De­layed suc­cess

Abe Vigoda, sad-eyed char­ac­ter ac­tor, dead at 94

The Guardian (Charlottetown) - - OBITUARIES - THE AS­SO­CI­ATED PRESS

Char­ac­ter ac­tor Abe Vigoda, whose leath­ery, sad-eyed face made him ideal for play­ing the over-the-hill de­tec­tive Phil Fish in the 1970s TV se­ries “Bar­ney Miller” and the doomed Mafia sol­dier in “The God­fa­ther,” died Tues­day at age 94.

Vigoda’s daugh­ter, Carol Vigoda Fuchs, told The As­so­ci­ated Press that Vigoda died Tues­day morn­ing in his sleep at Fuchs’ home in Wood­land Park, New Jersey. The cause of death was old age. “This man was never sick,” Fuchs said.

His death brought to an end years of ques­tions on whether he was still alive — sparked by a false re­port of his death more than three decades ago. Though Vigoda took it in stride, the ques­tion of whether he was dead or alive be­came some­thing of a run­ning joke: There was even a web­site de­voted to an­swer­ing the much-Googled ques­tion, “Is Abe Vigoda dead?” (On Tues­day, it had been up­dated with “Yes,” with the date of his death.)

Vigoda worked in rel­a­tive ob­scu­rity as a sup­port­ing ac­tor in the New York theatre and in tele­vi­sion un­til Fran­cis Ford Cop­pola cast him in the 1972 Os­car-win­ning “The God­fa­ther.”

Vigoda played Sal Tes­sio, an old friend of Vito Cor­leone’s (Mar­lon Brando) who hopes to take over the fam­ily af­ter Vito’s death by killing his son Michael Cor­leone (Al Pa­cino). But Michael an­tic­i­pates that Sal’s sug­ges­tion for a “peace sum­mit” among crime fam­i­lies is a setup and the es­corts Sal thought were tak­ing him to the meet­ing turn out to be his ex­e­cu­tion­ers.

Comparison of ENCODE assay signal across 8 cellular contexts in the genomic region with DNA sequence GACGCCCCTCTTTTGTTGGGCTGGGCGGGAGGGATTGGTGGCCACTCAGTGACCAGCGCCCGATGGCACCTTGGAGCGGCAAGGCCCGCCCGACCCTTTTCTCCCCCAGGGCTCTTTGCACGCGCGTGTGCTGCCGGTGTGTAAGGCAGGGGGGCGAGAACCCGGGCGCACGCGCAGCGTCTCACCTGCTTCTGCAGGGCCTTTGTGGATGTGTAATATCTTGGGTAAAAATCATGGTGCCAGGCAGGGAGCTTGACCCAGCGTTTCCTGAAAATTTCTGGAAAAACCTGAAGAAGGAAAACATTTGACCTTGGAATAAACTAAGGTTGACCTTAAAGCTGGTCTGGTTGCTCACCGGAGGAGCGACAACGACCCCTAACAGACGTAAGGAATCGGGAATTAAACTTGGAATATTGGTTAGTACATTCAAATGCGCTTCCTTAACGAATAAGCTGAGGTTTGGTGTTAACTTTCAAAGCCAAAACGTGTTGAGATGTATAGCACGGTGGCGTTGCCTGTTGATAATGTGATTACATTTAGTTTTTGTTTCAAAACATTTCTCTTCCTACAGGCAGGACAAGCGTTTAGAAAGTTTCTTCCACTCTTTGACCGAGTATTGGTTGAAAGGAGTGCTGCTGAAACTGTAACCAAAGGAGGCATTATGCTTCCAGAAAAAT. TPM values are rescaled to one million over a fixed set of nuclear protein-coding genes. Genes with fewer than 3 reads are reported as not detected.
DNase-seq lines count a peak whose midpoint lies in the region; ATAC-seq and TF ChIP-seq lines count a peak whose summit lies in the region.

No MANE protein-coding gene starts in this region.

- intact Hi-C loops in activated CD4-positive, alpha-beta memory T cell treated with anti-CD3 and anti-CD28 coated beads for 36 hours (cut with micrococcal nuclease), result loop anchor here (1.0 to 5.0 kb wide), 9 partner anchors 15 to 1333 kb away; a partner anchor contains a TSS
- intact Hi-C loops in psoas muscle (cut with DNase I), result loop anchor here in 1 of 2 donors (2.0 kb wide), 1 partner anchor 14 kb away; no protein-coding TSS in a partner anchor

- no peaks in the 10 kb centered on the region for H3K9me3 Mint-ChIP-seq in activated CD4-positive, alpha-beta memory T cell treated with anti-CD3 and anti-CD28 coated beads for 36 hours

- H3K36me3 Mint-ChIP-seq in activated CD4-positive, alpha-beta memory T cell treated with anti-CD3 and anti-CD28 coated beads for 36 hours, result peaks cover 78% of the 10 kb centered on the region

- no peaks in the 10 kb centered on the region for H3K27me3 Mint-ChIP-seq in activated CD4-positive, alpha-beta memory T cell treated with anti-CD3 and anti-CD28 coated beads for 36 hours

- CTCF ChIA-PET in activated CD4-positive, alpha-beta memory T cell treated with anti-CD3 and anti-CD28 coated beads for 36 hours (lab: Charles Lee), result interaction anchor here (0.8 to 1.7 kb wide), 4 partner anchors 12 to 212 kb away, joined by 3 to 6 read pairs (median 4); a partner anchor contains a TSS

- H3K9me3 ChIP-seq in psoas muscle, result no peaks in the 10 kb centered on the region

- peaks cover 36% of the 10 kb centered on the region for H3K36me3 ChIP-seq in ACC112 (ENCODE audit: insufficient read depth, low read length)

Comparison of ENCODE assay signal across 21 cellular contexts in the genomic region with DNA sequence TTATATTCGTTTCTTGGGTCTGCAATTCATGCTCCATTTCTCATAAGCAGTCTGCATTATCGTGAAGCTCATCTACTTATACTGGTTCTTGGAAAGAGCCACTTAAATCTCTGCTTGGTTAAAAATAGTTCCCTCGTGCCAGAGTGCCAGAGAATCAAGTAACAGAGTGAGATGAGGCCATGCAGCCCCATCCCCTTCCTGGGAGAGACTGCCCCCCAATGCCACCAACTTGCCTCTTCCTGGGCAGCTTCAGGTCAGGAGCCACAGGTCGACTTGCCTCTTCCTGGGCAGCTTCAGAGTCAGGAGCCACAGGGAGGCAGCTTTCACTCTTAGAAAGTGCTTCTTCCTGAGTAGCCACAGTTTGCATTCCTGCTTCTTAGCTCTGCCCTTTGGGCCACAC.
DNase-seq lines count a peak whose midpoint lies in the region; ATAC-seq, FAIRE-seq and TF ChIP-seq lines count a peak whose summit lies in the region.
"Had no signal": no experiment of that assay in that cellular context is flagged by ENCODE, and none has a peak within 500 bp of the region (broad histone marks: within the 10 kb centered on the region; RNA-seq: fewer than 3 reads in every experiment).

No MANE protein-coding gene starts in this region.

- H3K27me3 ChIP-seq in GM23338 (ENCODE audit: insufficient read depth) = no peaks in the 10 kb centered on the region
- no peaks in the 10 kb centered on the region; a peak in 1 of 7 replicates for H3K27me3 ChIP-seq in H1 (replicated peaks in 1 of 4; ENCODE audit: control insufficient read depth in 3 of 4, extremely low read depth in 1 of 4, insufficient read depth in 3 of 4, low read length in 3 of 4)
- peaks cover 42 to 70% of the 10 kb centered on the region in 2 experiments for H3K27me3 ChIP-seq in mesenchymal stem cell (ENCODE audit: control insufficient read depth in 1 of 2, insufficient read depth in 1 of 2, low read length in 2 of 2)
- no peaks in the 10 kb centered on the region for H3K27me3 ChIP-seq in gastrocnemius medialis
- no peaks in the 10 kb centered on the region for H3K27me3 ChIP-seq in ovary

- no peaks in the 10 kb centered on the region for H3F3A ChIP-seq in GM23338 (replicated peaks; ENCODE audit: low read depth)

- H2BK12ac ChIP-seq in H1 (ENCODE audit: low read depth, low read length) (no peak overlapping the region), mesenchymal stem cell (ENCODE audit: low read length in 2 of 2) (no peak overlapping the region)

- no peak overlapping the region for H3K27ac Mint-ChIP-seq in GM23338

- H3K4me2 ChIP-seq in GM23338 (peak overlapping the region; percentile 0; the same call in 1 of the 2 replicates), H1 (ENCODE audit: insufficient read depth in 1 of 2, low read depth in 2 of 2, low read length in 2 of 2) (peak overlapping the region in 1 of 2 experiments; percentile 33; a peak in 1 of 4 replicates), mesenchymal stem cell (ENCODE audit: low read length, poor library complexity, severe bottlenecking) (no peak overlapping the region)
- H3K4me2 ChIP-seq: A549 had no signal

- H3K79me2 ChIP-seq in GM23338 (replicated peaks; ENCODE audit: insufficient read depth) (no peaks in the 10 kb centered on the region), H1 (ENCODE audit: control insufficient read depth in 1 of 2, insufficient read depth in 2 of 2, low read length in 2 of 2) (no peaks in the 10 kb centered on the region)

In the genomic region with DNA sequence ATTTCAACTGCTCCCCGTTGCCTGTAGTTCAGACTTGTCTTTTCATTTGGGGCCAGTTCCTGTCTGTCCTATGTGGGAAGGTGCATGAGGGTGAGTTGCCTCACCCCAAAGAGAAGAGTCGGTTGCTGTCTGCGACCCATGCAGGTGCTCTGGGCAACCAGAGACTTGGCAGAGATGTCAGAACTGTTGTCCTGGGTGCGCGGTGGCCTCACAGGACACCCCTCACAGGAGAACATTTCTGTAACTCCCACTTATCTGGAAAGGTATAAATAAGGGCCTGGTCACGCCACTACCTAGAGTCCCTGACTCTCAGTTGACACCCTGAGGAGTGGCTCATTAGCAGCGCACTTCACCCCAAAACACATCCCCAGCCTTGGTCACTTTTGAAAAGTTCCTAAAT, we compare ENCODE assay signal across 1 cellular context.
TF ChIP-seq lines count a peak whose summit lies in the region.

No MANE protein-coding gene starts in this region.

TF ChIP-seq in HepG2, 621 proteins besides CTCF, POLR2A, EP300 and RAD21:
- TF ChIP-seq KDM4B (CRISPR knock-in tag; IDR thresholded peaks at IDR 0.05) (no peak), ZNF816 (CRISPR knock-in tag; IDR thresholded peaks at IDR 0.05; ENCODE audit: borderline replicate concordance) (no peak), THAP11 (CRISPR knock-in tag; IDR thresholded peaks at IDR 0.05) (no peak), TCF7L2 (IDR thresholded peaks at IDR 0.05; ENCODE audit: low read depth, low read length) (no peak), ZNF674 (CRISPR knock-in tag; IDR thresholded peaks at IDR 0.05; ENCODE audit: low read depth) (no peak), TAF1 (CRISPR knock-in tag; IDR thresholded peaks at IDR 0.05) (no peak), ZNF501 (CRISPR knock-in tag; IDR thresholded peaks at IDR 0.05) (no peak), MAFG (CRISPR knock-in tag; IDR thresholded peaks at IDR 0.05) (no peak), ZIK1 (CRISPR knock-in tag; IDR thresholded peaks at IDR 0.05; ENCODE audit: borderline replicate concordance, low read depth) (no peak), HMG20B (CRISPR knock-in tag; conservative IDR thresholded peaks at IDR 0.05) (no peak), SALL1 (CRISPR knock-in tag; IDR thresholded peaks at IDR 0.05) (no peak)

“Tell Mike it was only busi­ness,” Sal mut­ters to con­sigliere Tom Ha­gen, played by Robert Du­vall, as he’s led away.

In a state­ment, Du­vall said Tues­day it was “great work­ing with Abe in ‘The God­fa­ther’ and won­der­ful to have him among us. We had some great mem­o­ries to­gether and he will re­ally be missed.”

The great suc­cess of the film and “The God­fa­ther Part II” made Vigoda’s face and voice, if not his name, rec­og­niz­able to the gen­eral pub­lic and led to nu­mer­ous roles, of­ten as hood­lums.

But it was his comic turn in “Bar­ney Miller,” which starred Hal Lin­den and ran from 1975 to 1982, that brought Vigoda’s great­est recog­ni­tion.

He liked to tell the story of how he won the role of De­tec­tive Fish. An ex­er­cise en­thu­si­ast, Vigoda had just re­turned from a five-mile jog when his agent called and told him to re­port im­me­di­ately to the of­fice of Danny Arnold, who was pro­duc­ing a pi­lot for a po­lice sta­tion com­edy.

Arnold re­marked that Vigoda looked tired, and the ac­tor ex­plained about his jog. “You know, you look like you might have hem­or­rhoids,” Arnold said. “What are you — a doc­tor or a pro­ducer?” Vigoda asked. He was cast on the spot.

“The Com­plete Direc­tory to Prime Time Net­work and Ca­ble TV Shows,” a ref­er­ence book, com­mented that Vigoda was the hit of “Bar­ney Miller.” “Not only did he look in­cred­i­ble, he sounded and acted like ev­ery breath might be his last,” it said. “Fish was al­ways on the verge of re­tire­ment, and his worst day was when the sta­tion house toi­let broke down.”